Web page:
Sometimes choosing the right lure color can mean the difference between failure and success when it comes to bass fishing. Every experienced angler has his go-to’s, and in some cases, he may not even know why that lure works so well. He just knows that it does via trial and error, but the truth is, some lure colors really do perform better.
This, of course, depends on more factors than just what the fish prefer. So, you may need to spend some time evaluating your environment before you write off a lure color as a poor performer. Some colors work really well under the right circumstances, but will utterly fail if you use them at the wrong time or place. Light conditions, the depth of the water, weather, and water clarity all play an important role in choosing the best senko colors or worm colors for bass.
Best color plastic worms for bass
This is one of the most asked for lure colors for a reason, it works. Bass love it, and it gets strikes frequently. But what’s so good about it? Well, you may have heard the phrase “match the hatch” being thrown around during your research. This means that you are matching the color of your lure to the forage which bass are currently feeding on.
This green color scheme is common among the natural prey of the Bass. This includes things like various panfish like Bluegill or Sunfish, and even the crawfish, which bares a similar hue on its exoskeleton. You can also pick up several different variations of green pumpkin lures which include metallic flakes or mixes which may perform well depending on the current fishing conditions too.
Green pumpkin with purple or copper flakes is a popular choice for when you need that “flash” to trigger a strike in dirty water. In short, if you’re looking to add one yum dinger worm color to your tackle box, it’s this one.
Another fan favorite lure color, Junebug can be a great choice when lighting conditions are not great. While it seems like a brighter color like chartreuse would be the best choice for this situation, that’s not always the case. in fact, June Bug is one of the best lure colors for muddy water.
Because of how bass see things, darker colors like June Bug can provide much needed contrast which helps the fish to see that the bait is something they should eat. This is especially true if you can get a nice sparkle flake color mixed in there.
There are, of course, other variations of this color you can use. Plenty of them have different color flakes you can experiment with, and some even have tails which are a bright yellow or pink color to help add a bit of flash that gets the attention of the fish.
While the watermelon red color may look similar to the green pumpkin color, they are different. One of the main features of the watermelon red lure is that it contains shiny little red flakes. These add great flash to your worms, making them irresistible to bass. The watermelon red color works best in clear water conditions though, so if your local water ways are darker it may be a bad pick for you.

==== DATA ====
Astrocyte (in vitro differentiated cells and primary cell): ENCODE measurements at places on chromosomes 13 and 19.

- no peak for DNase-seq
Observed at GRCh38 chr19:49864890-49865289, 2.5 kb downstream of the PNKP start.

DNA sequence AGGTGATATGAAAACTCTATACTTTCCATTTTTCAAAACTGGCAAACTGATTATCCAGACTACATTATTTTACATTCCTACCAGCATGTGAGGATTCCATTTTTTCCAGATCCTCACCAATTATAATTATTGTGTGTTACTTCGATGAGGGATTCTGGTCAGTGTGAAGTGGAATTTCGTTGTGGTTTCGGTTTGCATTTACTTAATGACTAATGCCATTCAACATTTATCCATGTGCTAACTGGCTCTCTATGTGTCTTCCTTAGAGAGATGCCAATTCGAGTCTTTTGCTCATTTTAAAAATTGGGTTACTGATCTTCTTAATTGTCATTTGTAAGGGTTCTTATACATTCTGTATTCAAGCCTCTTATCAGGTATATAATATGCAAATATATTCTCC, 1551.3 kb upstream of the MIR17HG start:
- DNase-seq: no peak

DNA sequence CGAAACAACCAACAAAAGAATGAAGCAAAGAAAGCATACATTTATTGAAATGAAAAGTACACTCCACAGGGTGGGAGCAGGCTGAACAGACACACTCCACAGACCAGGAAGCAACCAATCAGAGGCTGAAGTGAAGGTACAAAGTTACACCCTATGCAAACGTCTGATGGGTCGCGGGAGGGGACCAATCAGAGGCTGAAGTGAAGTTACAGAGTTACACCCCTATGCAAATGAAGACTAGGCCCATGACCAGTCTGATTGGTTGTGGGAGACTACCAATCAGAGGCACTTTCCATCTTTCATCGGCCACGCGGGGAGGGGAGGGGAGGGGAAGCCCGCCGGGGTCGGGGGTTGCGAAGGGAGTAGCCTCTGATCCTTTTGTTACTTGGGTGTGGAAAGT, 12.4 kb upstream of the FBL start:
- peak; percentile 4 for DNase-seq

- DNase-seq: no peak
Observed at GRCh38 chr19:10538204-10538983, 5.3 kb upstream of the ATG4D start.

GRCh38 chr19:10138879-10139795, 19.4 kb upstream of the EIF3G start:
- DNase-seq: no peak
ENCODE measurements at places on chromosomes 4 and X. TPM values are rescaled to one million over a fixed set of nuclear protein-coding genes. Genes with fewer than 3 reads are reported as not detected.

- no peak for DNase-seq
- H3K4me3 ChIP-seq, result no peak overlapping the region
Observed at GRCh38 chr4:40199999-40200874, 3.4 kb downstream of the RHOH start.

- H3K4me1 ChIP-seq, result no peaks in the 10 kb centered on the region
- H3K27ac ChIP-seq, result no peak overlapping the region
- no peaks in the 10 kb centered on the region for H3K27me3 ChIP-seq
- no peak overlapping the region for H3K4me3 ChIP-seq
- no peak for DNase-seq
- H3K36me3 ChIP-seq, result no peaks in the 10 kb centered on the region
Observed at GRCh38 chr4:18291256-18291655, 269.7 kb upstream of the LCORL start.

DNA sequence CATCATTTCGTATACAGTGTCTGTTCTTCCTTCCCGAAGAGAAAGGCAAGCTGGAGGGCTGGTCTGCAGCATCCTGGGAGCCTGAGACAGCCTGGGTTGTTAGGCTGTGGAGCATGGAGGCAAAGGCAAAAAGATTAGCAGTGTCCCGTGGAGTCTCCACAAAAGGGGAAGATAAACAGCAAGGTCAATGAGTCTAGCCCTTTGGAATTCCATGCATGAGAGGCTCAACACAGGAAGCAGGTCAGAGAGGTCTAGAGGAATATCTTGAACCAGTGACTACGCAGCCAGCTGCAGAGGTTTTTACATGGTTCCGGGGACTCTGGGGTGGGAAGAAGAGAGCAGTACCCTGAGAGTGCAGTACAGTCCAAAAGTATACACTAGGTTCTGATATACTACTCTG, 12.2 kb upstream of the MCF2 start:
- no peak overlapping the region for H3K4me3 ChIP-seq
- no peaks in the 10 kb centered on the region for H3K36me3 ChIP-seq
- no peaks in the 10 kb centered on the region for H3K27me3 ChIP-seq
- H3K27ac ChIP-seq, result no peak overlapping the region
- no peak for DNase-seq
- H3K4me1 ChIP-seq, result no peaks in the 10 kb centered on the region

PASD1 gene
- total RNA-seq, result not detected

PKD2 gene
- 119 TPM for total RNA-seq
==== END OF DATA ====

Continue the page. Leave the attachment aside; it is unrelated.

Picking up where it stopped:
This color is also favored by anglers during spawning times in the spring, or in the summer. Bass can see the color red very well, making this lure something that can get their attention if you use it in the correct circumstances.
A big bass has no problem cannibalizing another fish’s offspring. That means in clear conditions, the “baby bass” color can be quite effective in luring out large bass to have a snack. Wriggling a soft plastic lure of this variety, including worms, or lizards in just the right spot can lure a large mouth into thinking he’s about to make a snack of an injured baby bass.
This color can be particularly great when used in the months following bass spawning season. Why? Well, this is when the big bass will expect to see baby bass ready for dinner. Placing what is expected into the right area can get you more strikes.
This little color combo gives you the best of two worlds of bass lures. It has that familiar green pumpkin hue, but it also has a striking blue sparkle to it which is sure to grab attention in a variety of water conditions. It mimics a fast moving bluegill’s colors very well, and this often leads to nice strikes from bass waiting in the shadows.
While it’s a more unusual pick, it’s an interesting one that you should definitely consider adding to your tackle box. Pros recommend using this color combo in and around grasses in dingy waters for the best effect.
Okay, so we’ve established that these are the best worm colors for bass, but they are by far not the only colors! While it’s easy to get bogged down in the “rules”, the truth is there aren’t any. If you’re having a slow fishing day then don’t be afraid to throw out a bright pink lure and test it out.
Though it’s also important to be mindful of your water and weather conditions so you can fish smarter. If you need help learning when to use which lure colors where, then you might want to download our free lure color chart guide.
This chart helps you learn which colors work for which situations so you aren’t just tossing anything out and hoping for the best. It covers lure colors for different water clarity levels, light levels, water depths, and forage to help you make the best choice for the day. You can save it to your phone or print it off and keep it in your tackle box.
PS. You might also be interested in our “best chatterbait colors” article.